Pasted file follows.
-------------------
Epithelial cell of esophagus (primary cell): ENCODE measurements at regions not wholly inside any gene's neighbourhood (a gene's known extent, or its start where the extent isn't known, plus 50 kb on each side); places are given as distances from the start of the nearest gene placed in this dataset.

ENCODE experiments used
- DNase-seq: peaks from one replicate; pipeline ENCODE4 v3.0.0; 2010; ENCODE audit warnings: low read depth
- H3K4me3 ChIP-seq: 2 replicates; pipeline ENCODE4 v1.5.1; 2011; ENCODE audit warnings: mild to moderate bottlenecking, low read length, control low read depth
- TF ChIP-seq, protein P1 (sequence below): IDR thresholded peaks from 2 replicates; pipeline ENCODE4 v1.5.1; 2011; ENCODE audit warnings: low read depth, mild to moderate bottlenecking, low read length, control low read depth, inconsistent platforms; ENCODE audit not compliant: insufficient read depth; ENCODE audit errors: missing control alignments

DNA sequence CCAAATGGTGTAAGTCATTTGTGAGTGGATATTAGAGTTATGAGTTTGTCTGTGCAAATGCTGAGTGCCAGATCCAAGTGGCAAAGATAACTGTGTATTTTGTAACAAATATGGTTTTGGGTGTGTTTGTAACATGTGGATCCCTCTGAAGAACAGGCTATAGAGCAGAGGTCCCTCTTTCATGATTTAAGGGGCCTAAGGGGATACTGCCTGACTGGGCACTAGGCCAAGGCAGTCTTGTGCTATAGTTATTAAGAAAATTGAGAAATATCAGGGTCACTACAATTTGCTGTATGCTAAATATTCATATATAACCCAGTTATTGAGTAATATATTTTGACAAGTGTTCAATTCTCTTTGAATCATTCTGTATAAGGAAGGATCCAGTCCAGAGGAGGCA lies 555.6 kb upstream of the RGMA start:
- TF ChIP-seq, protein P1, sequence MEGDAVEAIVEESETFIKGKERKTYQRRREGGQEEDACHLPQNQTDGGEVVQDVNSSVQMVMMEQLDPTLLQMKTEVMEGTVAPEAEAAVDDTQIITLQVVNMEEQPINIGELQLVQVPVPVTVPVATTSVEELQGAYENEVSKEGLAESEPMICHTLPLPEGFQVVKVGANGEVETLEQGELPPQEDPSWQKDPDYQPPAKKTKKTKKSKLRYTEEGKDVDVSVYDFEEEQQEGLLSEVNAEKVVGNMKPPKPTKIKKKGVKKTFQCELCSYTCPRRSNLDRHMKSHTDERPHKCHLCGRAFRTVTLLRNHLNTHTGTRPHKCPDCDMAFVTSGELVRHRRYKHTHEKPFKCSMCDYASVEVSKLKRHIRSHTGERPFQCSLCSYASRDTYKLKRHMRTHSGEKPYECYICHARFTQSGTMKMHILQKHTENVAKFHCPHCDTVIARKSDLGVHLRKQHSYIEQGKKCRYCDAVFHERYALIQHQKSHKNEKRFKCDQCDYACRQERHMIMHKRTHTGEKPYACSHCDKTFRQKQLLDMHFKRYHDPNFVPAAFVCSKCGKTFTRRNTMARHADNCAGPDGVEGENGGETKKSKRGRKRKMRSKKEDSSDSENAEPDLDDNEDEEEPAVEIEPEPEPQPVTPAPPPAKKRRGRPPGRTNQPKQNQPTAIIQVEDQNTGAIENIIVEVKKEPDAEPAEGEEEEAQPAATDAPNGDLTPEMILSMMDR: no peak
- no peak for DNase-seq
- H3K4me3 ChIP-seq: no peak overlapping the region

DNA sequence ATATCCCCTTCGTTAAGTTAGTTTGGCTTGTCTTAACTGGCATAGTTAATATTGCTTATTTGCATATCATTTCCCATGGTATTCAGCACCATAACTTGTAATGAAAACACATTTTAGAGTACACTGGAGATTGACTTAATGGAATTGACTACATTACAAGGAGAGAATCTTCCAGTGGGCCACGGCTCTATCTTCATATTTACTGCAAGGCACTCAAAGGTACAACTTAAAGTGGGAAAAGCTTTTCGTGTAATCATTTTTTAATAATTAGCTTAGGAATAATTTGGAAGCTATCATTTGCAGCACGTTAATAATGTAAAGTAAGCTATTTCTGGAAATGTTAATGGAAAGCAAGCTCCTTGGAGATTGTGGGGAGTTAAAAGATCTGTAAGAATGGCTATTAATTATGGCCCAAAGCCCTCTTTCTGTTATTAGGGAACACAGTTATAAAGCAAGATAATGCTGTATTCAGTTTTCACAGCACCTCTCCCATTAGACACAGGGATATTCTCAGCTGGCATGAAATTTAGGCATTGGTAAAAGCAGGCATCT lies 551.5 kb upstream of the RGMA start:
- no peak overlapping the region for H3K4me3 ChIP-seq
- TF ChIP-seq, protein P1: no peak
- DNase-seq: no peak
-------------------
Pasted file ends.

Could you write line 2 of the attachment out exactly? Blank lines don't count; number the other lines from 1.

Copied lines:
ENCODE experiments used